Materially, a little is done to compensate material wrongs, some in response to action by the victims themselves. Following a walkout in 1966 by mistreated Gurindji aboriginal workers at the vast Wave Hill cattle station, a small portion of their traditional lands were eventually restored to them, and the law has begun to address past injustices. Frank Hardy helped to publicise the issues in his book The Unlucky Australians, and a TV documentary followed.


What can make up for the vast, invisible vandalism of an ancient way of life? Like all humanity, the original Australians have always known war and crime, but what they carried in them was no less precious and far older than the historical relics over which we wonder and grieve in museums.

Still, many times older is the history of humanoids written into all our genes, itself dwarfed by the general relay of life that began billions of years ago. It is fleeting life that endures.

Tuesday, 30 July 2019

Thursday, 25 July 2019

Easter Island / Rapa Nui: Polynesians did NOT ruin the island

A counter to the greenstory about humans triggering ecological collapse on Rapa Nui is here:


For example:

"Easter Islanders never cut their palm trees at all! According to their cultural legends, when the Polynesians’ canoes reached Easter about 1000 AD, the island was covered in grasses. There were only a few palms. Modern pollen studies confirm this, showing that the island did have palm trees in the ancient past – but most died in the cold droughts of the Dark Ages (600–950 AD). The few surviving palms died during the Little Ice Age after the Polynesians colonized the island. The last palm died about 1650."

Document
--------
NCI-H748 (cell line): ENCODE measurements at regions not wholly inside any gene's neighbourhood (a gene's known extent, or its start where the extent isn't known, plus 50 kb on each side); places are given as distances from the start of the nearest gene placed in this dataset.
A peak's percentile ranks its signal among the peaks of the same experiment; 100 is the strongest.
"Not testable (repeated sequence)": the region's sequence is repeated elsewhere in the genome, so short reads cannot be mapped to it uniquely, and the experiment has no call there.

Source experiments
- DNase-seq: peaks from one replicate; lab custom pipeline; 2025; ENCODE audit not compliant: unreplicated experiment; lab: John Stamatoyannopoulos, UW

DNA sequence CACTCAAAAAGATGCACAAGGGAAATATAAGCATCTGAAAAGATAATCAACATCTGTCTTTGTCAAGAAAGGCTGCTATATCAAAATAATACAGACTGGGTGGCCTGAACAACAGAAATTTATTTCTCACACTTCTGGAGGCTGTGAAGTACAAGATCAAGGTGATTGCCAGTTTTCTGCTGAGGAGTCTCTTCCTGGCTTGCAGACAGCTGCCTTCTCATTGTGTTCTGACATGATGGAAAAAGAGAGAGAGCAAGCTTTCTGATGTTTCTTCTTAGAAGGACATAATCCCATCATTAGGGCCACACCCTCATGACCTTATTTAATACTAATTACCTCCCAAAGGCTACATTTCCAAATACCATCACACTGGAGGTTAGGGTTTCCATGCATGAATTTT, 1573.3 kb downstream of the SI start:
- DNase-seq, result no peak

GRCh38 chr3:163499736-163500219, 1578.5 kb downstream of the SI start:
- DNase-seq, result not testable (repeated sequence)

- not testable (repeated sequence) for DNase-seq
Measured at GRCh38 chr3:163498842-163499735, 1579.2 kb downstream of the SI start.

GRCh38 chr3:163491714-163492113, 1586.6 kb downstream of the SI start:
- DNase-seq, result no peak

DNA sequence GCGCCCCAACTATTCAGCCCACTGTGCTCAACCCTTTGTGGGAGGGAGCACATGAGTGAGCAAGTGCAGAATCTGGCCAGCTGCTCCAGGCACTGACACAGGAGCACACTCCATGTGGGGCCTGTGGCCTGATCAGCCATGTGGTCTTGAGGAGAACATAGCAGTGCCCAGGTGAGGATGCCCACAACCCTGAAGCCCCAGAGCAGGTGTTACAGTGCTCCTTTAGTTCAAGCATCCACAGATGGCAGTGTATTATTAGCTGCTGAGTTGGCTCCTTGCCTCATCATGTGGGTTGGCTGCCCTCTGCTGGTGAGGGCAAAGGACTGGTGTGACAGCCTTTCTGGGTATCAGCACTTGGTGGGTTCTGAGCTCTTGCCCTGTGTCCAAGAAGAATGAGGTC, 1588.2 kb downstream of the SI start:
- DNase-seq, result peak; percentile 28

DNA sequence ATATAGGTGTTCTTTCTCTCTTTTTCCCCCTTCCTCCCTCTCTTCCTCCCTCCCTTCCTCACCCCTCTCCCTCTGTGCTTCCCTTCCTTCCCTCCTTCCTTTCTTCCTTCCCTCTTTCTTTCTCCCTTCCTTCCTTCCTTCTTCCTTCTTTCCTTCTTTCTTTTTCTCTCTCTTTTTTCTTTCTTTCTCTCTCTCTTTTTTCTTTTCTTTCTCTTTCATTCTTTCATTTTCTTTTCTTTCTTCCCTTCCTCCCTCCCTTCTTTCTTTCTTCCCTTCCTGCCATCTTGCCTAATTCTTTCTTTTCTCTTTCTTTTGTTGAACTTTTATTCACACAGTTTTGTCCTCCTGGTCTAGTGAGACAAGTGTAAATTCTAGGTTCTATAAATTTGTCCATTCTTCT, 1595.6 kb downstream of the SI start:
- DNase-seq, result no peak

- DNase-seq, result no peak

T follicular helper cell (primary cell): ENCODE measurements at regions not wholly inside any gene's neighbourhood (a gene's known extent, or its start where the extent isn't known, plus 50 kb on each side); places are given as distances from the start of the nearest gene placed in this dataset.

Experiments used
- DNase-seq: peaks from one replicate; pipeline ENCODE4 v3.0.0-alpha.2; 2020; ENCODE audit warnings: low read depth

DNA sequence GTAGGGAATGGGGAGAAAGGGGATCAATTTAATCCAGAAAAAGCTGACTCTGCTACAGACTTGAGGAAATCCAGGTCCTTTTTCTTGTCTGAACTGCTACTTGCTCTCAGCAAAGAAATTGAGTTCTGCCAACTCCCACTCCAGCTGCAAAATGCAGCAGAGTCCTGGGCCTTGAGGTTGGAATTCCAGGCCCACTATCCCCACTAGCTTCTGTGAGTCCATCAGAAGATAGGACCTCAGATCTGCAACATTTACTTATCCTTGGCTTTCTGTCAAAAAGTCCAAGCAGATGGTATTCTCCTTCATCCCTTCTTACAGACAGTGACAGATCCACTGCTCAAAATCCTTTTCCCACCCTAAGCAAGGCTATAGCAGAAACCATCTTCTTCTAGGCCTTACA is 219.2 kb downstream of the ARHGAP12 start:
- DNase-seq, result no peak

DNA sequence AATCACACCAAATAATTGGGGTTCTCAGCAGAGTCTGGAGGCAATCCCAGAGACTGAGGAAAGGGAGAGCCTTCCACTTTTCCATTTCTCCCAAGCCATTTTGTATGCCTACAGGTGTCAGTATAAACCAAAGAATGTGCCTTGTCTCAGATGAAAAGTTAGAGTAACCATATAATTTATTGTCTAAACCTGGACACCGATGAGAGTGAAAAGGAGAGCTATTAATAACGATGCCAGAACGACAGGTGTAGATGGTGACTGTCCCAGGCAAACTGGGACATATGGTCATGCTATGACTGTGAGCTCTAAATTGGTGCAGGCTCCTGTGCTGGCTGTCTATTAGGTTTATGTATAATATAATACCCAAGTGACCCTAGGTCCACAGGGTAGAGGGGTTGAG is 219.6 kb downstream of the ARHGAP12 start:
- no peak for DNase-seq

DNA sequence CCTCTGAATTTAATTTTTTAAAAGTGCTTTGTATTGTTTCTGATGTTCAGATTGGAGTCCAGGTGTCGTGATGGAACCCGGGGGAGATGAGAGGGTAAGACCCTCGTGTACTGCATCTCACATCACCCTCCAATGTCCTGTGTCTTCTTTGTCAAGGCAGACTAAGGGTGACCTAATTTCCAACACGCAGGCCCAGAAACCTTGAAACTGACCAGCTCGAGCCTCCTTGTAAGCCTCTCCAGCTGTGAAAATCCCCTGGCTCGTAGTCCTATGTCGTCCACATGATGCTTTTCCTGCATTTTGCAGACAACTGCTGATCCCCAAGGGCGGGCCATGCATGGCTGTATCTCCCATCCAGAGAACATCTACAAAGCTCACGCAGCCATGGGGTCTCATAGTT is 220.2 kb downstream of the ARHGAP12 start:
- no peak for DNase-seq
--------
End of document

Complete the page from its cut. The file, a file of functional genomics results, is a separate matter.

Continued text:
Thursday, 8 November 2018

Borneo cave art redated from 10k years ago to 40k: now world's oldest?

"A group of cave paintings in East Kalimantan, in the Indonesian part of the island of Borneo, depicting a group of local cattle, has been dated to at least 40,000 years ago by researchers who believe the paintings are the oldest figurative art in the world. The limestone caves’ ancient images include painted outlines of human hands, a human figure, and what appear to be renderings of wild cattle, including an animal similar to the banteng, a large bovine mammal still found in the region."


Original article in Nature: